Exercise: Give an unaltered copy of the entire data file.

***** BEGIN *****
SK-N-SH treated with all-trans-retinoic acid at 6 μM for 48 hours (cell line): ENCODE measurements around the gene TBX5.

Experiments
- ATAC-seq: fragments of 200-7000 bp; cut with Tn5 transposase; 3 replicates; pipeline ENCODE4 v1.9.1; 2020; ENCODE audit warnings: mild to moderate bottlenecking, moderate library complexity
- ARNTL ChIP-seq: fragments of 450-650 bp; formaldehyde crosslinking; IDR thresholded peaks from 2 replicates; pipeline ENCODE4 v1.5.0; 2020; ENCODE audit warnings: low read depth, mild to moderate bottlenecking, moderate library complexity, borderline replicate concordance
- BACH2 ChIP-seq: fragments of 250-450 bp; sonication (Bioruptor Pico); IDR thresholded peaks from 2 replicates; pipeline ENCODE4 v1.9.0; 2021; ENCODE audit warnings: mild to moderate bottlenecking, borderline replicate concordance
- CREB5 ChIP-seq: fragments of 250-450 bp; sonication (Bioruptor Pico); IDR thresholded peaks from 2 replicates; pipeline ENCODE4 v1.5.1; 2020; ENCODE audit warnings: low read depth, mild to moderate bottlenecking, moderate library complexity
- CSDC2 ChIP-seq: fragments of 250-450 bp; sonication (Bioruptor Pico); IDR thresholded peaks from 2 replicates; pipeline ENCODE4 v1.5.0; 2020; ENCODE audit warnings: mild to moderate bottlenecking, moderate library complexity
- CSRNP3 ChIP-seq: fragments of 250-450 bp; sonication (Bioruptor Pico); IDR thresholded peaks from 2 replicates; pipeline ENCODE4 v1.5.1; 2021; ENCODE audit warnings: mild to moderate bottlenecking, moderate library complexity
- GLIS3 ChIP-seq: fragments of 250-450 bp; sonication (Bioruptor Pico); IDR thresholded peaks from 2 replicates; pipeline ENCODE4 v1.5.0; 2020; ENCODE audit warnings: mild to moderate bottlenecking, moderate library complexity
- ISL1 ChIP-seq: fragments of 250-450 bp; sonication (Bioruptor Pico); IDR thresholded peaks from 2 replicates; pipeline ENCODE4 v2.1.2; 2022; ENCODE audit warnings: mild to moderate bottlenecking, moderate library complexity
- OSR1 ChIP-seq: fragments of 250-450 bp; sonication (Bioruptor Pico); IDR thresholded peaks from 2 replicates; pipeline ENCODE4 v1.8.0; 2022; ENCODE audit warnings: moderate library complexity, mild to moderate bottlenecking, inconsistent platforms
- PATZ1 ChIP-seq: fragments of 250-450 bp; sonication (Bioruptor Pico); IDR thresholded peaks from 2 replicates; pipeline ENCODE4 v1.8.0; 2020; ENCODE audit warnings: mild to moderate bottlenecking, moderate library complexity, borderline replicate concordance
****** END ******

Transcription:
SK-N-SH treated with all-trans-retinoic acid at 6 μM for 48 hours (cell line): ENCODE measurements around the gene TBX5.

Experiments
- ATAC-seq: fragments of 200-7000 bp; cut with Tn5 transposase; 3 replicates; pipeline ENCODE4 v1.9.1; 2020; ENCODE audit warnings: mild to moderate bottlenecking, moderate library complexity
- ARNTL ChIP-seq: fragments of 450-650 bp; formaldehyde crosslinking; IDR thresholded peaks from 2 replicates; pipeline ENCODE4 v1.5.0; 2020; ENCODE audit warnings: low read depth, mild to moderate bottlenecking, moderate library complexity, borderline replicate concordance
- BACH2 ChIP-seq: fragments of 250-450 bp; sonication (Bioruptor Pico); IDR thresholded peaks from 2 replicates; pipeline ENCODE4 v1.9.0; 2021; ENCODE audit warnings: mild to moderate bottlenecking, borderline replicate concordance
- CREB5 ChIP-seq: fragments of 250-450 bp; sonication (Bioruptor Pico); IDR thresholded peaks from 2 replicates; pipeline ENCODE4 v1.5.1; 2020; ENCODE audit warnings: low read depth, mild to moderate bottlenecking, moderate library complexity
- CSDC2 ChIP-seq: fragments of 250-450 bp; sonication (Bioruptor Pico); IDR thresholded peaks from 2 replicates; pipeline ENCODE4 v1.5.0; 2020; ENCODE audit warnings: mild to moderate bottlenecking, moderate library complexity
- CSRNP3 ChIP-seq: fragments of 250-450 bp; sonication (Bioruptor Pico); IDR thresholded peaks from 2 replicates; pipeline ENCODE4 v1.5.1; 2021; ENCODE audit warnings: mild to moderate bottlenecking, moderate library complexity
- GLIS3 ChIP-seq: fragments of 250-450 bp; sonication (Bioruptor Pico); IDR thresholded peaks from 2 replicates; pipeline ENCODE4 v1.5.0; 2020; ENCODE audit warnings: mild to moderate bottlenecking, moderate library complexity
- ISL1 ChIP-seq: fragments of 250-450 bp; sonication (Bioruptor Pico); IDR thresholded peaks from 2 replicates; pipeline ENCODE4 v2.1.2; 2022; ENCODE audit warnings: mild to moderate bottlenecking, moderate library complexity
- OSR1 ChIP-seq: fragments of 250-450 bp; sonication (Bioruptor Pico); IDR thresholded peaks from 2 replicates; pipeline ENCODE4 v1.8.0; 2022; ENCODE audit warnings: moderate library complexity, mild to moderate bottlenecking, inconsistent platforms
- PATZ1 ChIP-seq: fragments of 250-450 bp; sonication (Bioruptor Pico); IDR thresholded peaks from 2 replicates; pipeline ENCODE4 v1.8.0; 2020; ENCODE audit warnings: mild to moderate bottlenecking, moderate library complexity, borderline replicate concordance